iGEM 2017: CUHK Team Develops a Rapid On-Site Method for Subtyping Influenza A virus and Wins Gold Award in iGEM competition

4 Dec  2017 Chinese (繁)


A genetic engineering team of 15 undergraduate students of life science and biomedical engineering at The Chinese University of Hong Kong (CUHK), has been awarded a Gold medal at the international Genetically Engineered Machine (iGEM) 2017 Giant Jamboree held in Boston, USA, for developing a novel rapid test for an influenza subtype. The winning project has extensive potential applications and may help fight the growing threat of a bird flu epidemic. This is the fifth time that a CUHK team has won gold in the annual premier synthetic biology competition.

The winning project designed by the CUHK team was named “Dr. Switch: A Rapid On-Site Method for Subtyping Influenza A virus”. Presently, diagnostic testing for viruses is only available in the laboratory and it often takes a day or more for the result to come back, due to lengthy transportation and testing time. There is a rapid test which is quicker, but the result is preliminary (Only type A, B or C) which cannot show the subtype of the virus (H1N1, H5N1 or H7N9, etc.). The CUHK iGEM team has developed a rapid test system that can distinguish the subtype of the Influenza A virus. The test can be done on-site in animal farms, at borders or in markets, and the results will come within hours, which will improve anti-epidemic efficiency.

This novel test is based on the Toehold Switch mechanism that, in theory, could detect any RNA target sequence, including the Influenza A virus. A Toehold switch, acting as a biosensor, will undergo conformational change and gene expression, which will produce a visible signal like colour change, in the presence of a specific RNA target – known as a trigger. It was recently used for the detection of Zika.

The CUHK iGEM team is the first group to have developed a web-based tool (http://2017.igem.org/Team:Hong_Kong-CUHK) to help researchers designing Toehold Switch, and applied this method to detect influenza viral subtypes that could work in hours. Their project was nominated for the Best Diagnostic Project, together with the University of Oxford and the Ecole Polytech Fed de Lausanne (EPFL). The prize went to Oxford in the end.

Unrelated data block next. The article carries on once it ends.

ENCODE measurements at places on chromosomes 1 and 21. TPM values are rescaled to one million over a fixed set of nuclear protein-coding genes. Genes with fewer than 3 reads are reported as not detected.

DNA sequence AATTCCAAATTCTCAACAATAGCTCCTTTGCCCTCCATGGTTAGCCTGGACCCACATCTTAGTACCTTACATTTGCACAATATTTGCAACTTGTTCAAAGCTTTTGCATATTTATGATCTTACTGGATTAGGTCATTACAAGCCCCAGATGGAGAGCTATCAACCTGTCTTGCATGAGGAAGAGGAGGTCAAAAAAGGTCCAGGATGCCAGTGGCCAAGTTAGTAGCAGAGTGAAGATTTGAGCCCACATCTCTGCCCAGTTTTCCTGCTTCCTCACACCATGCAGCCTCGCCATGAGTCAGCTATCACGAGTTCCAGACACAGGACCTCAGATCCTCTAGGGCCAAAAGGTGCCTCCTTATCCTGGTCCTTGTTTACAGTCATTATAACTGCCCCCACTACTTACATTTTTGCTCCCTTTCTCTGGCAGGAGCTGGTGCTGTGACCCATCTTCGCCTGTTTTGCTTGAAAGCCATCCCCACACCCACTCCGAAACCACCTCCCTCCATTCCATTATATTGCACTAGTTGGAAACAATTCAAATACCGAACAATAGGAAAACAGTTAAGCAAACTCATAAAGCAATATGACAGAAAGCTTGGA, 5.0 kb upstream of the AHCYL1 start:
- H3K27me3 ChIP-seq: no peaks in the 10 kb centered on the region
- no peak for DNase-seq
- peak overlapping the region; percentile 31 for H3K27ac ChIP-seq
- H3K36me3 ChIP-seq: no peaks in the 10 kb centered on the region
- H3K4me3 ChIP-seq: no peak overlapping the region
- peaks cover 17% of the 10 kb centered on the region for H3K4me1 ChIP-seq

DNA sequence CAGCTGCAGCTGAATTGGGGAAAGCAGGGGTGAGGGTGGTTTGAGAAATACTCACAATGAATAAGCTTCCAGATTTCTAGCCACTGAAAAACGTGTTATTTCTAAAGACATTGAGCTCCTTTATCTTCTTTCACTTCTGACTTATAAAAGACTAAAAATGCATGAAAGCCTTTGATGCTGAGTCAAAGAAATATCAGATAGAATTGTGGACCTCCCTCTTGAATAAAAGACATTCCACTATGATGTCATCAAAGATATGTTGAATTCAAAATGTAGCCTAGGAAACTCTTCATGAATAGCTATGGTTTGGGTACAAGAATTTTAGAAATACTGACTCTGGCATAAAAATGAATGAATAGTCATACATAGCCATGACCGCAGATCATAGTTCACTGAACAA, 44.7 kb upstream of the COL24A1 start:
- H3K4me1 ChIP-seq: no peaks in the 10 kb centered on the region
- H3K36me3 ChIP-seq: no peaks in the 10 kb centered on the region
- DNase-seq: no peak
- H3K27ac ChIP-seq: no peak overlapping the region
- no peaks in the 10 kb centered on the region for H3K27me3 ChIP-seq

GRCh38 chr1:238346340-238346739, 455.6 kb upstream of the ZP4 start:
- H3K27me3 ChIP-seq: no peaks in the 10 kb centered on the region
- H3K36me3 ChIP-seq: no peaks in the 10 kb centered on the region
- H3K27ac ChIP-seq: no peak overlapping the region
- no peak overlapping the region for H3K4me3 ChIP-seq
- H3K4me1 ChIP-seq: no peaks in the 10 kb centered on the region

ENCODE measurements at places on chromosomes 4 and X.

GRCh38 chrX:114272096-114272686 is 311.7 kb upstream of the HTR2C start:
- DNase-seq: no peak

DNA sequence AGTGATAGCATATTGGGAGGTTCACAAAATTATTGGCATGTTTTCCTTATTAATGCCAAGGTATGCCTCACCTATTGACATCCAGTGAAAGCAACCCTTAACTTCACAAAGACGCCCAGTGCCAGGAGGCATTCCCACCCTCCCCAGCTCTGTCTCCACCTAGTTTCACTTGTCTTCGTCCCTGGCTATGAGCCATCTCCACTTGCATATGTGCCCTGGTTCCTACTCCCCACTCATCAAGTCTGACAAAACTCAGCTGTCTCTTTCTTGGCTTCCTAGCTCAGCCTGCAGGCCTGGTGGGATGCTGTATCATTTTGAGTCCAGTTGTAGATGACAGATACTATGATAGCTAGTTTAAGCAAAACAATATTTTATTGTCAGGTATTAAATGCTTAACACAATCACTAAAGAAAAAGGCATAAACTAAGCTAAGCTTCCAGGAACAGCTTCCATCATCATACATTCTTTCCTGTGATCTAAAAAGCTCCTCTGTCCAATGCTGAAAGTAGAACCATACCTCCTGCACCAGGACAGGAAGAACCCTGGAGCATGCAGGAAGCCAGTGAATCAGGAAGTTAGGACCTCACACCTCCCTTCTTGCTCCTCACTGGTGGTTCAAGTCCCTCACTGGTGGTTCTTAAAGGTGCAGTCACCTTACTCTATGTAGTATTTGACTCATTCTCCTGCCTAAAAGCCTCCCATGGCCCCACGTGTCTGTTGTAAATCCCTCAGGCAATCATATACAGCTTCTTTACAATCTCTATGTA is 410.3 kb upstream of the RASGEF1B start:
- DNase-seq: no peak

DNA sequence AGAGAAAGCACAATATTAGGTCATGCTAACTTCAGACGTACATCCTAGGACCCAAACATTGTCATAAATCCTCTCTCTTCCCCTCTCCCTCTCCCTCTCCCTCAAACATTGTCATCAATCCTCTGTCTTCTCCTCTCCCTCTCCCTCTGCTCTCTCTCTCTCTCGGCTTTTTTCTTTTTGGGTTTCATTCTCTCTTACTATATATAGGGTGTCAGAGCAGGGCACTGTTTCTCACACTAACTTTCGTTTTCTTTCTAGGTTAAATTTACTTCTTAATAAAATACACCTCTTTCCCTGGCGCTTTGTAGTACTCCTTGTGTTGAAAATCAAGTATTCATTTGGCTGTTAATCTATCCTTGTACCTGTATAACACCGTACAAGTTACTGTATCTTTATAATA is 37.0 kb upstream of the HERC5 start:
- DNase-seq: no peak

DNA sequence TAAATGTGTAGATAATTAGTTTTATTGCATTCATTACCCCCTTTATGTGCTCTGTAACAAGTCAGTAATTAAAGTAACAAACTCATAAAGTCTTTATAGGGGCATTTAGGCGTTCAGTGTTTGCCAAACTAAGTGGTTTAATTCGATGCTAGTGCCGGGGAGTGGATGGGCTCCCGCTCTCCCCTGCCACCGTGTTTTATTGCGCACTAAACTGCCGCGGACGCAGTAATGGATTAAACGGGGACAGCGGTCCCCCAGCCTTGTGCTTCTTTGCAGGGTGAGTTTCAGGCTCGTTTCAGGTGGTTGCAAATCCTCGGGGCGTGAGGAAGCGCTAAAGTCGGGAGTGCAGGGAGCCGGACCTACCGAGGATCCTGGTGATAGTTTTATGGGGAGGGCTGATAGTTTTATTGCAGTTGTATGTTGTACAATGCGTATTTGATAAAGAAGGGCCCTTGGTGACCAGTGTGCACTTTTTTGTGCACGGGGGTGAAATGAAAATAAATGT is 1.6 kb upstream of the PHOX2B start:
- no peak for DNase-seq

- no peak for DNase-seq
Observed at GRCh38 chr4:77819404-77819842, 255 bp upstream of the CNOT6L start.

Students have interviewed various stakeholders, including medical experts, government organisations and most importantly, poultry workers. They hoped the test can cater more to the needs of users. For example, the students at first estimated that poultry workers would be interested in conducting virus tests for their own poultry, which could reduce the financial losses caused by the spread of bird flu. However, when they visited a poultry farm owner, they received an answer different from what they expected. The owner’s view was that the test should be conducted by the government or an independent inspection body. Students then consulted government organisations such as the Department of Health, and the Agriculture, Fisheries and Conservation Department. All these visits allowed students to further understand the procedures for influenza testing.

Prof. Chan Ting Fung, one of the instructors of the team and associate professor of the School of Life Science at CUHK, remarked, “The enthusiasm of the undergraduate students for scientific research is admirable. They have spent just over a year, selected their topic of research, failed many times, but finally they achieved a remarkable result. They also showed team spirit and demonstrated the importance of combining molecular biology and engineering knowledge. I hope they will continue to uphold their enthusiasm, participate in scientific research and contribute to society.”


About iGEM Competition

There were 331 teams from around the world participating in this year’s world giant jamboree, and of them only 108 teams achieved gold.

iGEM is an annual premier synthetic biology competition worldwide for high school, undergraduate and postgraduate students.  It was established by the Massachusetts Institute of Technology (MIT) in 2004 to foster students’ learning in synthetic biology, promote collaboration among students and nurture biology talents.  Participating teams are required to specify, design, build and test simple biological systems made from standard, interchangeable biological parts.  The accomplishments of these student teams often lead to important advances or provide solutions to tackle problems in medicine, food and nutrition, energy and the environment.

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